Children, alas, are increasingly susceptible to depression. They can also be anxious and hyperactive. But only recently have researchers discovered that children are also subject to full-scale heart-thumping panic attacks.
Each year in the U.S., more than three million people are seized with sudden, unpredictable terror along with such physical symptoms as heart palpitations, chest pain, choking or smothering sensations, sweating, weakness, and dizziness. Many panic victims believe they are dying or going crazy, and fear doing something uncontrolled. Suicide rates turn out to be far higher amongst those suffering panic attacks than those suffering from depression.
However, conventional wisdom holds that panic doesn't begin before late teens or early adulthood. Truth is, almost nothing is known about its life course. New York psychiatrist Dr. Moreau, put out a call to local emergency rooms for children who might be brought in with the distinctive but disabling symptoms. Ninety children were referred to her for clinical testing at Columbia Presbyterian Medical Centre, where she heads the anxiety and depression unit. Of the 90 brought in, 90 percent proved to have bona fide panic disorder.
The youngest is a seven-year-old who complained of a racing heart and breathing trouble. In young children as well as adults, panic attacks occur spontaneously, not in reaction to obvious psychological stresses. In children, the attacks are often misdiagnosed as separation anxiety or school phobia. Typically, fear of having a full-blown attack leads victims to restrict activities and avoid going to school or other public places. Pretoria psychiatrist, Dr. van der Walt says that the most obvious signs of panic disorder in children present as "a sudden avoidance of social situations or performance situations, such as oral examinations, the development of ritualistic behaviour and the presence of excessive anxiety". "These children are really suffering," says Moreau. "It takes a long time for them to be diagnosed."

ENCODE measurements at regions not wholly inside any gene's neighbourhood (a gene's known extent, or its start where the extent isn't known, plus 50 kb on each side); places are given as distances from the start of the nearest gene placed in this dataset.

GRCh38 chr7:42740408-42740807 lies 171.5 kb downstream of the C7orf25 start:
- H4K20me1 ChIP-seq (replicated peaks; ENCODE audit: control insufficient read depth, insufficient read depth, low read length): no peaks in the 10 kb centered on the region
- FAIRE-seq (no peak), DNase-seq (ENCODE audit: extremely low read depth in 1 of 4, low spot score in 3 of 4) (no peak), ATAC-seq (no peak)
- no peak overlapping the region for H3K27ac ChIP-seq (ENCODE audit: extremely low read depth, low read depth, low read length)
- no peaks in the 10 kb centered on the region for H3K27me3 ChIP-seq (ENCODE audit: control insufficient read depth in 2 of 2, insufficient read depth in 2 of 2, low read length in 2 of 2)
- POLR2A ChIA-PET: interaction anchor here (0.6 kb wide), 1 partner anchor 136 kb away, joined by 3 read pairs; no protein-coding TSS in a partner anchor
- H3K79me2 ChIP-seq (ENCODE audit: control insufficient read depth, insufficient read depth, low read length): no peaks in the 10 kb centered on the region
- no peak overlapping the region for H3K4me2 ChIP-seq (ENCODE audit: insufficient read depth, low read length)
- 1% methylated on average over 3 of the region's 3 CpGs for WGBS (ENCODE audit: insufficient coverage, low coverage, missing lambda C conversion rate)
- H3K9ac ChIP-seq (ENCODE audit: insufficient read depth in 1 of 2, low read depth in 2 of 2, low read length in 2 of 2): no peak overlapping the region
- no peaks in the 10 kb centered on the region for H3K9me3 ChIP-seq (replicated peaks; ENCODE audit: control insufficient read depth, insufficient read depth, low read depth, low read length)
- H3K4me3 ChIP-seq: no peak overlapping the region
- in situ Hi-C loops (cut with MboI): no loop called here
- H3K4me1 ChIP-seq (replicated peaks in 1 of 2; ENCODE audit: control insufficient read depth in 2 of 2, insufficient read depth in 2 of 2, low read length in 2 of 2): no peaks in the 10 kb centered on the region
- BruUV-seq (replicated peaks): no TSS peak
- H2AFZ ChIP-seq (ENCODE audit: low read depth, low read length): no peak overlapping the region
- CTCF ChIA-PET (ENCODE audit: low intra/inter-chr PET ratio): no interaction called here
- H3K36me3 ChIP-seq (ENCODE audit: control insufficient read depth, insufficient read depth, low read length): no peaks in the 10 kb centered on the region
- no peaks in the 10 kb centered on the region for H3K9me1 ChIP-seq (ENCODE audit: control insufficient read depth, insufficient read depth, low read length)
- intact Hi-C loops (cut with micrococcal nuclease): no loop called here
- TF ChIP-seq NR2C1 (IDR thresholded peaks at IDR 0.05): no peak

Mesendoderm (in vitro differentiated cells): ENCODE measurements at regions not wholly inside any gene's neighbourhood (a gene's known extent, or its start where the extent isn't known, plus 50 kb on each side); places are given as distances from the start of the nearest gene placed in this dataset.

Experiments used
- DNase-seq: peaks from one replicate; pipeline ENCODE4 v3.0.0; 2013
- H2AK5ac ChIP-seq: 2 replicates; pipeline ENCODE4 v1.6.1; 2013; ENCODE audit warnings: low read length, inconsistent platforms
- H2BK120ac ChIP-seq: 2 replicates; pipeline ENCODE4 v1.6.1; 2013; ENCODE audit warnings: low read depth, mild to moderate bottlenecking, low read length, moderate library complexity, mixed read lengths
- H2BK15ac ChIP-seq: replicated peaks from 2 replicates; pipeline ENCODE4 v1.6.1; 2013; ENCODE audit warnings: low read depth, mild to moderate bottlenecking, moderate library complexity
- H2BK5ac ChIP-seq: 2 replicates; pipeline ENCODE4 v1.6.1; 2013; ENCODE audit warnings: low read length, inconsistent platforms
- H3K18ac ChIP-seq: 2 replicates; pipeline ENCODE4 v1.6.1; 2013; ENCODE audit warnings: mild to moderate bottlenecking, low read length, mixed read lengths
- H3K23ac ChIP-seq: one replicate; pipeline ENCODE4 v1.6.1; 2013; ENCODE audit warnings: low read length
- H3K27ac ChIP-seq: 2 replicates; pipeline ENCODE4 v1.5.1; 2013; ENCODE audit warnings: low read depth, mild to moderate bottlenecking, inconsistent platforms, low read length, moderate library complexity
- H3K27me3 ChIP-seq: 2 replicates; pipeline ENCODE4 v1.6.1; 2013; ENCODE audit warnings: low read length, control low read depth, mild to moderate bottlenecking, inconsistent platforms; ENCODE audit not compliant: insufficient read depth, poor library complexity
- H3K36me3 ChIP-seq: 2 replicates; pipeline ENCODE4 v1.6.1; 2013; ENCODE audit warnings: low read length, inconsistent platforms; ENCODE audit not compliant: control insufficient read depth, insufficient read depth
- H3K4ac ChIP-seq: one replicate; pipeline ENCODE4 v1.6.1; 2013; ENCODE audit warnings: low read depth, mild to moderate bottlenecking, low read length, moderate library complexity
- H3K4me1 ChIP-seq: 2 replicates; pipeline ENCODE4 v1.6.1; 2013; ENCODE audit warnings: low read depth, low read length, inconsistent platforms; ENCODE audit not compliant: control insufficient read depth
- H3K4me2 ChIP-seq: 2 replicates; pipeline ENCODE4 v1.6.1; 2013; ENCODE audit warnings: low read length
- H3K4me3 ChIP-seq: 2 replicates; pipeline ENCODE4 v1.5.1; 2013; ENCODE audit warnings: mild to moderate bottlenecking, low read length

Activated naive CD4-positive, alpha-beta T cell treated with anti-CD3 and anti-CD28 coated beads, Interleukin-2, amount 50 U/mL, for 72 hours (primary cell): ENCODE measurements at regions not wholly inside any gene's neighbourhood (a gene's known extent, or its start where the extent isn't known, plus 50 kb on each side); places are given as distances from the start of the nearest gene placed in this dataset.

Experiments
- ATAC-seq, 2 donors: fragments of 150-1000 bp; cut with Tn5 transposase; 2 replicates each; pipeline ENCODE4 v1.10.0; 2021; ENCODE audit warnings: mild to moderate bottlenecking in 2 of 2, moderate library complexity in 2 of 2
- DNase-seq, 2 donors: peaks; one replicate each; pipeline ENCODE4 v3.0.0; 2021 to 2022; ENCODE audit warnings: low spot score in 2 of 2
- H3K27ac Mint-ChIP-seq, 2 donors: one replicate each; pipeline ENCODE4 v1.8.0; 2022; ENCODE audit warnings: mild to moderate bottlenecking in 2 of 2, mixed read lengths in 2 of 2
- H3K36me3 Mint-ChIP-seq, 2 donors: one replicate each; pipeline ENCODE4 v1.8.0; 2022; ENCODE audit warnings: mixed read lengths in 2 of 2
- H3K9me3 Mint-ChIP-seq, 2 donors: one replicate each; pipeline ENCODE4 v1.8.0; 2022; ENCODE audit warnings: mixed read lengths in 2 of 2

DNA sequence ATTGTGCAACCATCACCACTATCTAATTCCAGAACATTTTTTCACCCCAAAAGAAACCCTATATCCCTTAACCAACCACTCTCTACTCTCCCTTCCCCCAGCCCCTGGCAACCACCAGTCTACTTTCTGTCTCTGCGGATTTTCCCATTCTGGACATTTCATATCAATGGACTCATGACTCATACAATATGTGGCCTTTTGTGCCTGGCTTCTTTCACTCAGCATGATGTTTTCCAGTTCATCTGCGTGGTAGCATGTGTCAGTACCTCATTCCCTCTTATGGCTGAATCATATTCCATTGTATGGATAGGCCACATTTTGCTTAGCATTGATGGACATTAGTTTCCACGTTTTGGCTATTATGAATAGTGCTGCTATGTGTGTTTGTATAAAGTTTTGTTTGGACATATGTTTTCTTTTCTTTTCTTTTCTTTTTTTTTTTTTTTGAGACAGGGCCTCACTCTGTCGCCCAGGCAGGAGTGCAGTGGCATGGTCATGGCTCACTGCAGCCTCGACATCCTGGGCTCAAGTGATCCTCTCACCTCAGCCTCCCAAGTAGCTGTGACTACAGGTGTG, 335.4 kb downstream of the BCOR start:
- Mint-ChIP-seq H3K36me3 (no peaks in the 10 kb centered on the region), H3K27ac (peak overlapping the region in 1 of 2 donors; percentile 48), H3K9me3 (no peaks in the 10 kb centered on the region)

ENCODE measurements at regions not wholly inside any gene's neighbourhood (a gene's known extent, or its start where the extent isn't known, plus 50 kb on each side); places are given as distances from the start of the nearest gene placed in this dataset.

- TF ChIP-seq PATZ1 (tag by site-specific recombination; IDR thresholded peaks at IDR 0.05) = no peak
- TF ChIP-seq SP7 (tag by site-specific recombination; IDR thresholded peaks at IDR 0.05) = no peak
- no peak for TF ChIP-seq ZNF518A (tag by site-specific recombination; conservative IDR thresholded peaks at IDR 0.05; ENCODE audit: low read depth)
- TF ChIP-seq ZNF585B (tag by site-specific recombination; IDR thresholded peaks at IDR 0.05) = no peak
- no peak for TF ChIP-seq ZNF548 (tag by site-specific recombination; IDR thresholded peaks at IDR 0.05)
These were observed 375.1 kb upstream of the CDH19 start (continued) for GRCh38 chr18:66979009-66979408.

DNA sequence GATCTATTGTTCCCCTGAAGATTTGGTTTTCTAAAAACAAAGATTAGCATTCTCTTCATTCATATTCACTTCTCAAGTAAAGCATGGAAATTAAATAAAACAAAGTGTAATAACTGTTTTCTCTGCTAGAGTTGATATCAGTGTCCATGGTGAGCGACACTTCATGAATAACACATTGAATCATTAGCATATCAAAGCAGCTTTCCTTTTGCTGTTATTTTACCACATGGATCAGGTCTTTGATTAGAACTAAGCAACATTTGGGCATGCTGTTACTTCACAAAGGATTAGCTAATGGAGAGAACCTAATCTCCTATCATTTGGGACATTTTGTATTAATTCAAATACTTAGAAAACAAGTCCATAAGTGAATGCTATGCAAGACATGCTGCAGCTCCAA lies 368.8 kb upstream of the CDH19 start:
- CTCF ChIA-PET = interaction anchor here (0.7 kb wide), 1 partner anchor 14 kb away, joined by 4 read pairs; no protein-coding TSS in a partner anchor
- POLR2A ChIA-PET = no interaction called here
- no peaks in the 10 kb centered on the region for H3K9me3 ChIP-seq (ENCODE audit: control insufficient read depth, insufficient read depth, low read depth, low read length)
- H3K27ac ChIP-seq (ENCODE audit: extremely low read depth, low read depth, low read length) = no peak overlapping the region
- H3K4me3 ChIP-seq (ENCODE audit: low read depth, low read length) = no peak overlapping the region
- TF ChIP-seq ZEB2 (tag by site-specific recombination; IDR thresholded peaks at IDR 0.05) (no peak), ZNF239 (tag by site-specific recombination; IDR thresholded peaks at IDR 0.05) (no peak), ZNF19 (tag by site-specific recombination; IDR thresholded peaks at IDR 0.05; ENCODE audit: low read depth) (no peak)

When adults with recurrent panic attacks - about two percent of the population - are asked to recall their first physical symptoms, one in five locate them in adolescence. Local Psychiatrist, (Chairperson of the S.A. Depression and Anxiety Support Group) Dr. Potgieter, has also found these statistics reflected in her personal experience of dealing with anxiety sufferers: "If I look back at the history of a lot of my adult anxiety patients, they were already displaying signs of anxiety in their teen years: for some reason, at that stage, they were not aware of it". No study yet indicates how many children are prone to this disorder or what happens to them in adulthood.
Both drugs and cognitive-behavioural therapies work in adults and, presumably, children with panic disorder. Identifying panic-prone children and providing treatment may stave off serious consequences seen in adults. Many alcoholics may actually be panic sufferers trying to quell the disabling symptoms with nature's best-known anti-anxiety medication.
According to Dr. van der Walt, another complication is that panic disorder often occurs jointly with depression. Depression can cause serious harm in children leading to difficulties in getting on with friends and family, displaying an inability to study and work at school and manifesting eating and behavioural problems. Dr. van der Walt warns parents that symptoms such as irritability, withdrawal, physical manifestations, lethargy and suicidal threats are all warning signs.